Why I left the Times-Union – the long answer

I wrote the following the day after I gave my notice at the Florida Times-Union after nearly eight years of working there:

On a recent Saturday, I was at home, trying to squeeze in some work before running errands.

My daughters, who are 5 and 3, were coloring and getting dangerously close to using the crayons on the wall. I looked away from my laptop, and that’s when I saw it.

My 10-month-old son stood up and took three steps. And I knew in my heart that it wasn’t the first time, either.

I’ve just been too busy and preoccupied to celebrate, and sometimes even notice, his achievements. I was forced to finally face something I’ve known was inevitable for the past year. And I felt relieved.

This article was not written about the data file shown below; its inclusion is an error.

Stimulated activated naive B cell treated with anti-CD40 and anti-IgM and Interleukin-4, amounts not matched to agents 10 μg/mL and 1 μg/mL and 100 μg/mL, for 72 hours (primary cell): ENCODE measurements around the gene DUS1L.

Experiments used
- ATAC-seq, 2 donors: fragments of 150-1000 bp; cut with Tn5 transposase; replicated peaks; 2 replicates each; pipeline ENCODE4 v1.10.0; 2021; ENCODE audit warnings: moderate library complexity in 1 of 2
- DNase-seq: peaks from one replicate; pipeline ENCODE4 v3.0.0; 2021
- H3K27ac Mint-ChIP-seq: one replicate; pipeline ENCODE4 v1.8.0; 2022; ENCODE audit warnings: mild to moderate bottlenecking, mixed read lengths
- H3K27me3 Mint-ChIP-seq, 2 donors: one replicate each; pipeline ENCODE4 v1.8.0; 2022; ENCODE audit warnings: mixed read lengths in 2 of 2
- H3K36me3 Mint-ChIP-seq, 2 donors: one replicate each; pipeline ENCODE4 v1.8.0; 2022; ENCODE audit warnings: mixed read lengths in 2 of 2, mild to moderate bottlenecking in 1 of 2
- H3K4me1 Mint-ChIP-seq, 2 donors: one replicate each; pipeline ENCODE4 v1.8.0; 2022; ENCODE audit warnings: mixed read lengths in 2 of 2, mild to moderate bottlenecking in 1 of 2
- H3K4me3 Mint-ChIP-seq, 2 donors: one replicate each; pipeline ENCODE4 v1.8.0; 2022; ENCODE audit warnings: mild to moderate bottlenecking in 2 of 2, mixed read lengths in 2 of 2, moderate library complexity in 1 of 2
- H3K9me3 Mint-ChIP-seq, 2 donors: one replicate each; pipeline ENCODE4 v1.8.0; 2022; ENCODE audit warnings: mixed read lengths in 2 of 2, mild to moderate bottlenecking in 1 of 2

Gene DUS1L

It was time for me to leave my job at the Florida Times-Union as a reporter and be there for my children. It was time for them to be the primary recipient of my attention.

I’ve been working at the Times-Union for nearly eight years. I started when I was 23 and unmarried, and I’ll leave as a married mother of three.

I’ve had many jobs here and covered many things. For the past six months, I’ve been working on stories about the tuberculosis outbreak among Jacksonville’s homeless. I would spend all day and night, and after the kids were fed and bathed and put to sleep, reading reports by the U.S. Centers for Disease Control and going through thousands of health department emails.

I was exhausted.

My goal was to try and get through each day, and if I didn’t go outside and scream or pull out my hair, I would consider it a success. I wanted to be a great journalist while being a great mom. I was finding it impossible. I made a decision, and it was time to leave.

This will come with changing some habits. One of my goals now is to be able to look at my 5-year-old daughter in the face instead of at my iPad when she’s telling me a story from school or singing a song.

When my son starts speaking more words, I want to be the first one to hear them. I don’t want to feel like I’m just getting by as a parent.